Public officials, including politicians, have a key role to play in recognising and promptly speaking out against intolerance and discrimination, including instances of “hate speech.” This requires recognising and rejecting the conduct itself, as well as the prejudice of which it is symptomatic, expressing sympathy and support to the targeted individuals or groups, and framing such incidents as harmful to the whole of society. These interventions are particularly important where inter-communal tensions are high, or are susceptible to being escalated, and where political stakes are also high, e.g. in the run-up to elections.
Early and effective intervention from public officials can play an important preventative role to guard against tensions escalating, deterring others from engaging in similar conduct. They can also play an important role in opening space for counter-speech by other actors, in particular those targeted by “hate speech,” as well as sympathetic allies, including the “silent majority” for whom proponents of ‘hate speech’ often claim to speak. Public officials can thus play a key role in instigating or encouraging broader dialogue which might counter intolerance and discrimination.
Further research is required to examine the circumstances in which counter-speech by public officials to instances of intolerance and discrimination is most effective. Condemnations of ‘hate speech’ may be insufficient if public officials fail to substantively and persuasively engage with the underlying anxieties and misperceptions that render parts of the public susceptible to such messages. Responses by public officials should therefore be nuanced, and go beyond denunciation to provide persuasive counter-narratives based on facts that appeal to and, where necessary, challenge the concerns or anxieties in the public. However, public officials should avoid responding to incidents of ‘hate speech’ where to do so would give undue attention to the positions of fringe individuals or groups that are not influential to public discourse.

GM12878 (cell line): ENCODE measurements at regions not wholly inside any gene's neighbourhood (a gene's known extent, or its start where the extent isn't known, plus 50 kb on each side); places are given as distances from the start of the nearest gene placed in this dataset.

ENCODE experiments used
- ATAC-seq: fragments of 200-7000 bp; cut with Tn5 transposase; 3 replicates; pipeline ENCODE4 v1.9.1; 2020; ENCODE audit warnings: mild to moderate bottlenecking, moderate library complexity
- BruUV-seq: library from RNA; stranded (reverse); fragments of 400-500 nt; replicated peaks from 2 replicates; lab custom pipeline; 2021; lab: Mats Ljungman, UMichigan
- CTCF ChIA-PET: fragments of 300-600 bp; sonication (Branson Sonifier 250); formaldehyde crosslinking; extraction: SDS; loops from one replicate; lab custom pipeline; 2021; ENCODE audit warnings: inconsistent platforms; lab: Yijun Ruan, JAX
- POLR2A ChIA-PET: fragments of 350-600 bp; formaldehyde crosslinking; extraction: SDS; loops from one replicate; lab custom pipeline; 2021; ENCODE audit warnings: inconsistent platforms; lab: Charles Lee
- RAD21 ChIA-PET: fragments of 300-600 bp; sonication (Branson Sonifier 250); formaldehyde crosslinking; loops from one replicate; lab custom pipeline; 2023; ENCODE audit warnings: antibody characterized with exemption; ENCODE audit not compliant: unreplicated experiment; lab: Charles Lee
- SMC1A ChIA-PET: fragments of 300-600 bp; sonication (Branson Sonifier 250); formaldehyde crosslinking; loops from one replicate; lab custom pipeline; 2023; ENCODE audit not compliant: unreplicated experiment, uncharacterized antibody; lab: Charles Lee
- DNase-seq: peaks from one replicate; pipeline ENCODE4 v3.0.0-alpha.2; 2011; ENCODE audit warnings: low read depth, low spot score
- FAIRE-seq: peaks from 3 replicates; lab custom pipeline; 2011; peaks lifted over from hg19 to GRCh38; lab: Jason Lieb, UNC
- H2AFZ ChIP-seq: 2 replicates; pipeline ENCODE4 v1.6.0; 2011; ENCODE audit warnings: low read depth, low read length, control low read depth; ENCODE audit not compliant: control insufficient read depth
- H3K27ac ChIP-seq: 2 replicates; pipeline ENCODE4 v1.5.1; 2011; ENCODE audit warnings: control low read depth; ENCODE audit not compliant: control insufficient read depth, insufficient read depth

Importantly, public officials should be instructed on the importance of avoiding statements that might promote discrimination or undermine equality, and must understand the dangers of trivialising violence or discrimination, including in the form of ‘hate speech’, as well as the possibility of silence in the face of such challenges equating to tacit endorsement. In this regard, public bodies should have in place clear rules governing the conduct of individuals speaking in their capacity as public officials. Ethical codes and “no discrimination” policies adopted by political parties should also be considered as positive policy measures.
Building trust in the capacity of public institutions to tackle intolerance and discrimination requires public officials to be fully aware of the nature and impact of discrimination on different individuals and groups, and to be fully committed to promoting equality.
States should provide trainings for public officials, public figures and state institutions on the rights to equality and non-discrimination, particularly where discrimination is institutionalised, or has historically gone unchallenged. Priority contexts should include schools and other educational settings, the armed forces, the police, the judiciary, the medical profession, legal services, political associations or religious institutions.
Equality training may form part of a broad range of measures designed to tackle institutionalised discrimination, and should be clearly communicated to the public to demonstrate where efforts are underway to build trust in institutions.
All States should ensure that a public framework and regulatory framework for diverse and pluralistic media is in place, which promotes pluralism and equality, in accordance with the following:
- The framework should respect the fundamental principle that any regulation of the media should only be undertaken by bodies which are independent of the government, are publicly accountable, which operate transparently; and
- The framework should promote the right of different communities to freely access and use media and information and communications technologies for the production and circulation of their own content, as well as for the reception of content produced by others, regardless of frontiers.